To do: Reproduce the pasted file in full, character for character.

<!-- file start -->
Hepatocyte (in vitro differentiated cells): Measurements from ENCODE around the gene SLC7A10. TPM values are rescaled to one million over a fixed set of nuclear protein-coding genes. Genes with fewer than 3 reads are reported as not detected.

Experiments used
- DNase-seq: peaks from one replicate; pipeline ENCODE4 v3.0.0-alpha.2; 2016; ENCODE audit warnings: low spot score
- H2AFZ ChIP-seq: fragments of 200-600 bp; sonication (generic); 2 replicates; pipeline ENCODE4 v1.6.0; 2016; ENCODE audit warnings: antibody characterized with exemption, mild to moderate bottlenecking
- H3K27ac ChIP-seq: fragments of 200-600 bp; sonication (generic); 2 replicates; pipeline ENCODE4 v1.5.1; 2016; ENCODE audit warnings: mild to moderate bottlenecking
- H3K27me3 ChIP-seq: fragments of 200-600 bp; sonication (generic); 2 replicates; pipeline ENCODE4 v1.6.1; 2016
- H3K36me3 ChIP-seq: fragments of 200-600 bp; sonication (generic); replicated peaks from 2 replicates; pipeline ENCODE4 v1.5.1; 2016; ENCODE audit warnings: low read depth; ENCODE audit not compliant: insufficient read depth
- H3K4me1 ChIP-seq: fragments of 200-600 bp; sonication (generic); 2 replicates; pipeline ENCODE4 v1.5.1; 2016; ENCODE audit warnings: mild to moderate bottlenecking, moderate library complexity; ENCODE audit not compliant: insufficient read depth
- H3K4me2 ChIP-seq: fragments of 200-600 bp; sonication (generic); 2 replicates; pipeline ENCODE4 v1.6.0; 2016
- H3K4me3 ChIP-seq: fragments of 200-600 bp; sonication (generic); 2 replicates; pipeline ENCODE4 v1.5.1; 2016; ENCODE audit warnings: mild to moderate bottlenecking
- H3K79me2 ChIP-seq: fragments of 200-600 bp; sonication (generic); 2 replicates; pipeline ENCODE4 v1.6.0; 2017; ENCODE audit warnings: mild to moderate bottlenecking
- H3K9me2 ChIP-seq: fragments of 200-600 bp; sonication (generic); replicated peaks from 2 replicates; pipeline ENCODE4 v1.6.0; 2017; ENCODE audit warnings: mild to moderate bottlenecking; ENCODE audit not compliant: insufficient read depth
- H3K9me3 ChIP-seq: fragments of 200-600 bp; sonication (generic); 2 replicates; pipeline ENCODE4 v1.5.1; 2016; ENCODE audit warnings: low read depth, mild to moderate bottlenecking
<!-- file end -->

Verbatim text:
Hepatocyte (in vitro differentiated cells): Measurements from ENCODE around the gene SLC7A10. TPM values are rescaled to one million over a fixed set of nuclear protein-coding genes. Genes with fewer than 3 reads are reported as not detected.

Experiments used
- DNase-seq: peaks from one replicate; pipeline ENCODE4 v3.0.0-alpha.2; 2016; ENCODE audit warnings: low spot score
- H2AFZ ChIP-seq: fragments of 200-600 bp; sonication (generic); 2 replicates; pipeline ENCODE4 v1.6.0; 2016; ENCODE audit warnings: antibody characterized with exemption, mild to moderate bottlenecking
- H3K27ac ChIP-seq: fragments of 200-600 bp; sonication (generic); 2 replicates; pipeline ENCODE4 v1.5.1; 2016; ENCODE audit warnings: mild to moderate bottlenecking
- H3K27me3 ChIP-seq: fragments of 200-600 bp; sonication (generic); 2 replicates; pipeline ENCODE4 v1.6.1; 2016
- H3K36me3 ChIP-seq: fragments of 200-600 bp; sonication (generic); replicated peaks from 2 replicates; pipeline ENCODE4 v1.5.1; 2016; ENCODE audit warnings: low read depth; ENCODE audit not compliant: insufficient read depth
- H3K4me1 ChIP-seq: fragments of 200-600 bp; sonication (generic); 2 replicates; pipeline ENCODE4 v1.5.1; 2016; ENCODE audit warnings: mild to moderate bottlenecking, moderate library complexity; ENCODE audit not compliant: insufficient read depth
- H3K4me2 ChIP-seq: fragments of 200-600 bp; sonication (generic); 2 replicates; pipeline ENCODE4 v1.6.0; 2016
- H3K4me3 ChIP-seq: fragments of 200-600 bp; sonication (generic); 2 replicates; pipeline ENCODE4 v1.5.1; 2016; ENCODE audit warnings: mild to moderate bottlenecking
- H3K79me2 ChIP-seq: fragments of 200-600 bp; sonication (generic); 2 replicates; pipeline ENCODE4 v1.6.0; 2017; ENCODE audit warnings: mild to moderate bottlenecking
- H3K9me2 ChIP-seq: fragments of 200-600 bp; sonication (generic); replicated peaks from 2 replicates; pipeline ENCODE4 v1.6.0; 2017; ENCODE audit warnings: mild to moderate bottlenecking; ENCODE audit not compliant: insufficient read depth
- H3K9me3 ChIP-seq: fragments of 200-600 bp; sonication (generic); 2 replicates; pipeline ENCODE4 v1.5.1; 2016; ENCODE audit warnings: low read depth, mild to moderate bottlenecking